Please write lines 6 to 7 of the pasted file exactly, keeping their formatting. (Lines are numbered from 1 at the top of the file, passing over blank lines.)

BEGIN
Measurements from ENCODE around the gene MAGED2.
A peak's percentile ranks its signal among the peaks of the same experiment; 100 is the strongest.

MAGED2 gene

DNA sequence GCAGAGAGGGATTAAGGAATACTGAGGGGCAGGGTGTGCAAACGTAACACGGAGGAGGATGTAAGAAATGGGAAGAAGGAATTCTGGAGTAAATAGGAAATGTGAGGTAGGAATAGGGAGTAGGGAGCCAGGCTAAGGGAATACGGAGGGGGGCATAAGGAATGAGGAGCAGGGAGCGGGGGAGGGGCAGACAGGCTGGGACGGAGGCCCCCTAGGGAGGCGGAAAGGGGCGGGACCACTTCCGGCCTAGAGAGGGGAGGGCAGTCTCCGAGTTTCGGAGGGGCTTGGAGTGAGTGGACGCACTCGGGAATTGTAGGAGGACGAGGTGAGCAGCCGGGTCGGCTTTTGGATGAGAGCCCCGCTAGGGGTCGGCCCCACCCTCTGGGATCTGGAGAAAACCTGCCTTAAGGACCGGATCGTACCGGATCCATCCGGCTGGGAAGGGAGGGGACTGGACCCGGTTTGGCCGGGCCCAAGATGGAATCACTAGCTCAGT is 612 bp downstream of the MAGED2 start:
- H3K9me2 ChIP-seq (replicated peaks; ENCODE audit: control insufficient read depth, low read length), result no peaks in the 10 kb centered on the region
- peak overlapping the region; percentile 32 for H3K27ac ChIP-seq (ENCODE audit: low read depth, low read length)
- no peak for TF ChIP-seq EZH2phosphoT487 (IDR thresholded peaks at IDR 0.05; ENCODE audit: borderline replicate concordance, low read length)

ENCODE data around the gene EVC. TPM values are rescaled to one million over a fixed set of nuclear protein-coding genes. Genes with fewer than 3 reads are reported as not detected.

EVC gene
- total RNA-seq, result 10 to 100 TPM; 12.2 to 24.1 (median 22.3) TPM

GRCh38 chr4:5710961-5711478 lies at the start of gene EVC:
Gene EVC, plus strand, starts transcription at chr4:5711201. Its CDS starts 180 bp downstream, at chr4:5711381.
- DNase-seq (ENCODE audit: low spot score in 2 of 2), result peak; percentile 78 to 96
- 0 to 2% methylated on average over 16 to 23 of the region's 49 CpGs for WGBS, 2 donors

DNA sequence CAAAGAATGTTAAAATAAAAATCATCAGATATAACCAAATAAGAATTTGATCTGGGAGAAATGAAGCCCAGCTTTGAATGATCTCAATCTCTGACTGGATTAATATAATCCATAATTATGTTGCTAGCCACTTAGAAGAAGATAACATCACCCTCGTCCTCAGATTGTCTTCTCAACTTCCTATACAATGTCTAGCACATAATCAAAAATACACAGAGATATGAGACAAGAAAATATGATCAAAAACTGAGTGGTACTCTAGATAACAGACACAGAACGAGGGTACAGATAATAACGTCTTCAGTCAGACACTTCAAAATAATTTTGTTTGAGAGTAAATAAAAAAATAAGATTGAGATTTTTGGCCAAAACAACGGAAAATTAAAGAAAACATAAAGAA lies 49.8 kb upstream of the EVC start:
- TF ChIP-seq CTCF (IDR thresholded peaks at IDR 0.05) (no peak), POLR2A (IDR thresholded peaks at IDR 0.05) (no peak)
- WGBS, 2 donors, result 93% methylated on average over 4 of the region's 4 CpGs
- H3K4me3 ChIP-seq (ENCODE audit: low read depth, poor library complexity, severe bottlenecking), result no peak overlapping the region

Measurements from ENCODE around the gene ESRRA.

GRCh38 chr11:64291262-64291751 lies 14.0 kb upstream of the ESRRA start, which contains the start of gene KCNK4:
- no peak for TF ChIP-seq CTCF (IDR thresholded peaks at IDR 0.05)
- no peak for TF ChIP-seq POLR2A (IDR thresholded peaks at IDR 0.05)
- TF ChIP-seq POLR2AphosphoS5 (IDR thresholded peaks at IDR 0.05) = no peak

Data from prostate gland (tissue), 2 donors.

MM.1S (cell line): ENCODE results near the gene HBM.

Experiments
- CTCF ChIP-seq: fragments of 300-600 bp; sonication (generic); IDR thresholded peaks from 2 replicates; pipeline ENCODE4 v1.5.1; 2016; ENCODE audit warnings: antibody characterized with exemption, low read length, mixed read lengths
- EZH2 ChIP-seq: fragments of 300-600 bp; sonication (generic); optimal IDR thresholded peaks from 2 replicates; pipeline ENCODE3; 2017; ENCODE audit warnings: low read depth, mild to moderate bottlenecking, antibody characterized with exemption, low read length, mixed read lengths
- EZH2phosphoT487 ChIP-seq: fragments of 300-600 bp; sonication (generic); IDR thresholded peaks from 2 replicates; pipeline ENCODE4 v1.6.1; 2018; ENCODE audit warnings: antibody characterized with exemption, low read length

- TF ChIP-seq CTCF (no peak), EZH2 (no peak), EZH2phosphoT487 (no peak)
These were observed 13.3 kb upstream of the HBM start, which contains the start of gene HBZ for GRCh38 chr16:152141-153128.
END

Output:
- peak overlapping the region; percentile 32 for H3K27ac ChIP-seq (ENCODE audit: low read depth, low read length)
- no peak for TF ChIP-seq EZH2phosphoT487 (IDR thresholded peaks at IDR 0.05; ENCODE audit: borderline replicate concordance, low read length)